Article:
Every morning, I spend an hour on the computer, writing a blog post and checking e-mail.
Then I go to work for eight hours. Generally, I spend six of those hours at my desk, on the computer.
In the evening, I work on the AI for an hour and a half, and spend at least another half hour writing my journal and doing other little things.
If I’m lucky, I get an hour in there somewhere to read a book, or sometimes watch a little TV.
That’s 10 hours a day. I spend over half my waking life staring at rectangles.
The thing is, I don’t regret it. Work pays the bills. The AI is the project I’m most excited about. I love reading; I’d never give it up. And writing the blog is a way to channel and structure the mess of thoughts bouncing around my head.
I spend most of my time staring at rectangles, and I like it. What the hell? What does that mean? How do I make sense of a fact so utterly bizarre?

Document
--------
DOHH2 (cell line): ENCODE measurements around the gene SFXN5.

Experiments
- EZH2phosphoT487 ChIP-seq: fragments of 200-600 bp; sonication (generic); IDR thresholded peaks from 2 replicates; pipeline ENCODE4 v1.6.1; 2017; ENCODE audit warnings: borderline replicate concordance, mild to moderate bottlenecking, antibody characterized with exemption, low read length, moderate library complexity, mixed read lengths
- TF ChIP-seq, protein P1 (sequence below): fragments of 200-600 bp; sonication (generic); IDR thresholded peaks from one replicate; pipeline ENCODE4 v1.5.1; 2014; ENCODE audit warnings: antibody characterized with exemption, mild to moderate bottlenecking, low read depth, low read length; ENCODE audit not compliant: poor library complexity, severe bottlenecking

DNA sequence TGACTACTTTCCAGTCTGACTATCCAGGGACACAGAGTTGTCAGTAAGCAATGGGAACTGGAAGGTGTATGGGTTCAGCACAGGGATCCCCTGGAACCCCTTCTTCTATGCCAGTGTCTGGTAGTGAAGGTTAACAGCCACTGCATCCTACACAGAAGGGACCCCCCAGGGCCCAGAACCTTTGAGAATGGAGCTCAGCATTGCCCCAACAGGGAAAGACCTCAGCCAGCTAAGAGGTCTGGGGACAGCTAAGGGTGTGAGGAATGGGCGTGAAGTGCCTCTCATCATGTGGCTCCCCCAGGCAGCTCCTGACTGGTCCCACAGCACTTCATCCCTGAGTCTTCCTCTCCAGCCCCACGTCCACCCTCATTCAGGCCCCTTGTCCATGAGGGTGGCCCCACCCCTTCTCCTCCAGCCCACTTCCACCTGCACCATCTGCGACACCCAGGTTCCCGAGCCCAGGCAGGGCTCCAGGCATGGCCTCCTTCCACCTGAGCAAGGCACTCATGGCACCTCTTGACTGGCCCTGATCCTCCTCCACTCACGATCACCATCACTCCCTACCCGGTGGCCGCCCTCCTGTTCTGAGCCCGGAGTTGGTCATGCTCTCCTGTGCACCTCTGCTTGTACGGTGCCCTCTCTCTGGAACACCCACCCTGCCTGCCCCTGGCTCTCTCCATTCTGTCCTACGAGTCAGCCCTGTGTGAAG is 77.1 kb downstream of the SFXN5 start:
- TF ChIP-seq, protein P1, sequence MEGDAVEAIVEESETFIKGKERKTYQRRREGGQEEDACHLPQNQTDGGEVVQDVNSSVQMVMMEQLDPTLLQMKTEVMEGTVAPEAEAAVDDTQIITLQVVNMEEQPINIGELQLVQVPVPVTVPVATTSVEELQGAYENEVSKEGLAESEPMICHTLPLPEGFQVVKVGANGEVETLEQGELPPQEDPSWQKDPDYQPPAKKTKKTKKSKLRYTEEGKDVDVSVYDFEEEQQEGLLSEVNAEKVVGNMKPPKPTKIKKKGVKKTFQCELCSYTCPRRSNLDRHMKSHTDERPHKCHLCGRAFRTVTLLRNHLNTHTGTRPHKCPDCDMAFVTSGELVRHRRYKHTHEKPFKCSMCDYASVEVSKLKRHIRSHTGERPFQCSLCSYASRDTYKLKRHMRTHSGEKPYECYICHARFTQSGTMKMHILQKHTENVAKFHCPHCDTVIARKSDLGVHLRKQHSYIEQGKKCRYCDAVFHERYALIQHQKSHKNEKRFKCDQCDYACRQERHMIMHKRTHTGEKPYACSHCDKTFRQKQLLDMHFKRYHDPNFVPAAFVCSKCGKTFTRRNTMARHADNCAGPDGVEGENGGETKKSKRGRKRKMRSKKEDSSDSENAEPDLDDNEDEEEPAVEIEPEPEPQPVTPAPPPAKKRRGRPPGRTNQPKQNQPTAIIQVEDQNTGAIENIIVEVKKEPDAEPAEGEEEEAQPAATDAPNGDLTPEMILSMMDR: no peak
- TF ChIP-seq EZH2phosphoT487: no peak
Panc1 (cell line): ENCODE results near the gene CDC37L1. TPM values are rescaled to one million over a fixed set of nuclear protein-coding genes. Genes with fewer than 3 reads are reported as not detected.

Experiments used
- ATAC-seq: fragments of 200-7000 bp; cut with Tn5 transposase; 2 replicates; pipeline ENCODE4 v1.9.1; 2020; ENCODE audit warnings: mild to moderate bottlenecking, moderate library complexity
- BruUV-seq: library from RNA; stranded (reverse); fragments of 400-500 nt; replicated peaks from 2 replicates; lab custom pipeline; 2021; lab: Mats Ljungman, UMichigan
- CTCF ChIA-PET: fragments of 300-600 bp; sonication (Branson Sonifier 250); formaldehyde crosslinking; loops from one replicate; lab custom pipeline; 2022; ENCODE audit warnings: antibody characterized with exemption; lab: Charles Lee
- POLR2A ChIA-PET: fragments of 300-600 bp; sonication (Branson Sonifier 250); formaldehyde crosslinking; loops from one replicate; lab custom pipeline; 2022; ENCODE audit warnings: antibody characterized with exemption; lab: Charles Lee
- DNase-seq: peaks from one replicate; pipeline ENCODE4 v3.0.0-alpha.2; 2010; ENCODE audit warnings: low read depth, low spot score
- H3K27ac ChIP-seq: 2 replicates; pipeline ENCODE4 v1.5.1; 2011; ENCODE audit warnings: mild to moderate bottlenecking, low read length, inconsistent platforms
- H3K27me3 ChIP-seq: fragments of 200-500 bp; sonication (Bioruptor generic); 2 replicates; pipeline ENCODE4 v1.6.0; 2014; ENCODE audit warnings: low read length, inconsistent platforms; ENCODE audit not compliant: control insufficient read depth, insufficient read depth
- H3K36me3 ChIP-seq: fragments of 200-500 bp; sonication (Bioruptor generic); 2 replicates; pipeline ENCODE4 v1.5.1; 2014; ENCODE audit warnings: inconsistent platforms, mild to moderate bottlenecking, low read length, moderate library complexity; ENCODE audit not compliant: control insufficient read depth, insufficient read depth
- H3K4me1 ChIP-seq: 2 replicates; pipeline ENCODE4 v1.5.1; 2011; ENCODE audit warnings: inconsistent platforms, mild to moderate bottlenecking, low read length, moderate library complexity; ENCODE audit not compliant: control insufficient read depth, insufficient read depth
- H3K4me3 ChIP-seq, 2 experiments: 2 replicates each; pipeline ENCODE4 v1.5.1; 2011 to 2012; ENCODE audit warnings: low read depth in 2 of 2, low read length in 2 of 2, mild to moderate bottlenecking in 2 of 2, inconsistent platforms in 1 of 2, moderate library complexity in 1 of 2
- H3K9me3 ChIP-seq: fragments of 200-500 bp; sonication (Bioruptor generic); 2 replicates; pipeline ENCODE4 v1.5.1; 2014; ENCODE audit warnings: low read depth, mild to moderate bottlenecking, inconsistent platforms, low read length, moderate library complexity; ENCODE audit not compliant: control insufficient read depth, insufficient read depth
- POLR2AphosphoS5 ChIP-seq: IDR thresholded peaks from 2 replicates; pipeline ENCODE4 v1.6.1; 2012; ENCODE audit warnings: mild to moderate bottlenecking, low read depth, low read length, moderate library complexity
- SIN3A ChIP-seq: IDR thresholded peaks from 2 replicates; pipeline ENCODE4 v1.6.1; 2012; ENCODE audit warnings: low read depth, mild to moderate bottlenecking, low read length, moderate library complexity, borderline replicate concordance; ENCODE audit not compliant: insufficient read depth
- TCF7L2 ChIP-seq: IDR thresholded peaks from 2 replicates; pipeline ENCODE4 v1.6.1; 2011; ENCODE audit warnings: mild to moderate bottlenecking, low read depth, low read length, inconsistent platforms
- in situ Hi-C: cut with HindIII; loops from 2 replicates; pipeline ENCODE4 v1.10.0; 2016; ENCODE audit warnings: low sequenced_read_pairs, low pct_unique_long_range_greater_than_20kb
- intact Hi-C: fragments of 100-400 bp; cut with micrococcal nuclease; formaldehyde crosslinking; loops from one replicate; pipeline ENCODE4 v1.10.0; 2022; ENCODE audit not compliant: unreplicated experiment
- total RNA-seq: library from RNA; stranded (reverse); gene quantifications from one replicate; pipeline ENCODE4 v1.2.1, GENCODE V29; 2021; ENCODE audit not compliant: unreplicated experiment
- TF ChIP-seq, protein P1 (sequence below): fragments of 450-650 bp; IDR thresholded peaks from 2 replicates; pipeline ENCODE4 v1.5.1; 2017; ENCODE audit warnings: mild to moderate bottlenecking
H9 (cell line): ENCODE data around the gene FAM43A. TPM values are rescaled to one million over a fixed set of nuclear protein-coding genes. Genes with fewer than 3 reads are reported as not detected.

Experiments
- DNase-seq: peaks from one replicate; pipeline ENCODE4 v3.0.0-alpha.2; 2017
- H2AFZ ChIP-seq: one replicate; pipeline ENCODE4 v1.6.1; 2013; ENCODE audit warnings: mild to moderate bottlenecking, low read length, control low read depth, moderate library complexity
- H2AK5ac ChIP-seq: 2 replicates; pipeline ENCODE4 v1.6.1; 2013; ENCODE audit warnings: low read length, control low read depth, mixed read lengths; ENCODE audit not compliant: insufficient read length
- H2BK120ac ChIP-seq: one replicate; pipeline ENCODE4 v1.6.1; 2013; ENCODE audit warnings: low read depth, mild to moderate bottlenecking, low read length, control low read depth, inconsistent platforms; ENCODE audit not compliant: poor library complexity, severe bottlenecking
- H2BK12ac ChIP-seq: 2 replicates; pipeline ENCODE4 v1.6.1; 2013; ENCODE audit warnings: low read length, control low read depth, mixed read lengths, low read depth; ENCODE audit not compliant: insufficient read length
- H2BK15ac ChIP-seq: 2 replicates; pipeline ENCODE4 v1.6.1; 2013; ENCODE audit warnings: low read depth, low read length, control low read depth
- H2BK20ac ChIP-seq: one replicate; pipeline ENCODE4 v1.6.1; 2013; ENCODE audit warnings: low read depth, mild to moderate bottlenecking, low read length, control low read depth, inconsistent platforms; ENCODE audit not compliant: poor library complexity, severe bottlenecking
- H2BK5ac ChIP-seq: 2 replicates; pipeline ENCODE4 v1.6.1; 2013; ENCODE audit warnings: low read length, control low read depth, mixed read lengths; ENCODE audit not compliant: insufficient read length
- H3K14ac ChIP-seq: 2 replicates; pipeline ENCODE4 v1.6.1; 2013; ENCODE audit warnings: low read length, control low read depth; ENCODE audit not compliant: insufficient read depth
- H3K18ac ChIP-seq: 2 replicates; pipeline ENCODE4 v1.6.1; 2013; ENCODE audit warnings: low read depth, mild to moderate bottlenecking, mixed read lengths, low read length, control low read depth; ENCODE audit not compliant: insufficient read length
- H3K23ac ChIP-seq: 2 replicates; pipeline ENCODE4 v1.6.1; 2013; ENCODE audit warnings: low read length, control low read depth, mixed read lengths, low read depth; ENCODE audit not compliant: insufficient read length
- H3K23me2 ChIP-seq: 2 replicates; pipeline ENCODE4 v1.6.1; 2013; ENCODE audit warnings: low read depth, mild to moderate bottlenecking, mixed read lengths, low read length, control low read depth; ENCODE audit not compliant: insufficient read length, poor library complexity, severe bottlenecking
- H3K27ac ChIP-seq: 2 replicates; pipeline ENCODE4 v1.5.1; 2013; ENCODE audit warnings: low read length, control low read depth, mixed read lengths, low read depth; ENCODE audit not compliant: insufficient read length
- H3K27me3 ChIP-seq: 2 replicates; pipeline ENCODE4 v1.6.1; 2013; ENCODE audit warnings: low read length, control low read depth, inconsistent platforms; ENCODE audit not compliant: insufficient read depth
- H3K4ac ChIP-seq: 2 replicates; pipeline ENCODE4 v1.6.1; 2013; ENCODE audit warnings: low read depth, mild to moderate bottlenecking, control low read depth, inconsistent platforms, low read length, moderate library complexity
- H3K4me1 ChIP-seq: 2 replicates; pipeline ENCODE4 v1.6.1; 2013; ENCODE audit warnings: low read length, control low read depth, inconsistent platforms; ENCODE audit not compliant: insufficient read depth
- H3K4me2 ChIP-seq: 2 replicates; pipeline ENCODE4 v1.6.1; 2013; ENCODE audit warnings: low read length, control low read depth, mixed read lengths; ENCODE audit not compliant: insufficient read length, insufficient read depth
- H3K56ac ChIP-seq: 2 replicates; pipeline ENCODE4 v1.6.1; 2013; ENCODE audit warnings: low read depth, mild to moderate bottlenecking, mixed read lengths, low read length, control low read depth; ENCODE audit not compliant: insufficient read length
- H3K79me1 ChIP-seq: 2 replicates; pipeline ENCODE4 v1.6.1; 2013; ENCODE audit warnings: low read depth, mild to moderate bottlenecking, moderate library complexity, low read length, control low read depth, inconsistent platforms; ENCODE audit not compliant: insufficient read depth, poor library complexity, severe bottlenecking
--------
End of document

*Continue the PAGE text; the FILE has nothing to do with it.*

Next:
Actually, I think I know the answer. It’s like cells in the body. (Stay with me here.)
Lone single-celled organisms, like amoebas, have to survive on their own. They’re responsible for everything: finding food, avoiding danger, navigating obstacles. They have to be, because no other cells are helping them out.
Cells in the human body are different. They’re part of a system, so they don’t have to do everything alone. They specialize. A neuron, for example, doesn’t worry about chasing down nutrients or dodging enemy bacteria. It just does its thing, sending and receiving signals, 24/7. Other cells fill other needs. No single cell has to do everything, and the overall system is vastly more capable than the sum of its parts.
The body is like society, and I’m like a neuron – or a skin cell, or anything else you want to pick. I couldn’t survive in the wild on my own, and I don’t have to, because I’m part of a system. I’ve specialized. I’m good at working in a particular environment, and (judging by the paychecks) society needs that.
Is it weird to spend most of your time looking at rectangles? Of course. But no weirder than anything else.
How much time do you spend rectangle-gazing, and how do you feel about it?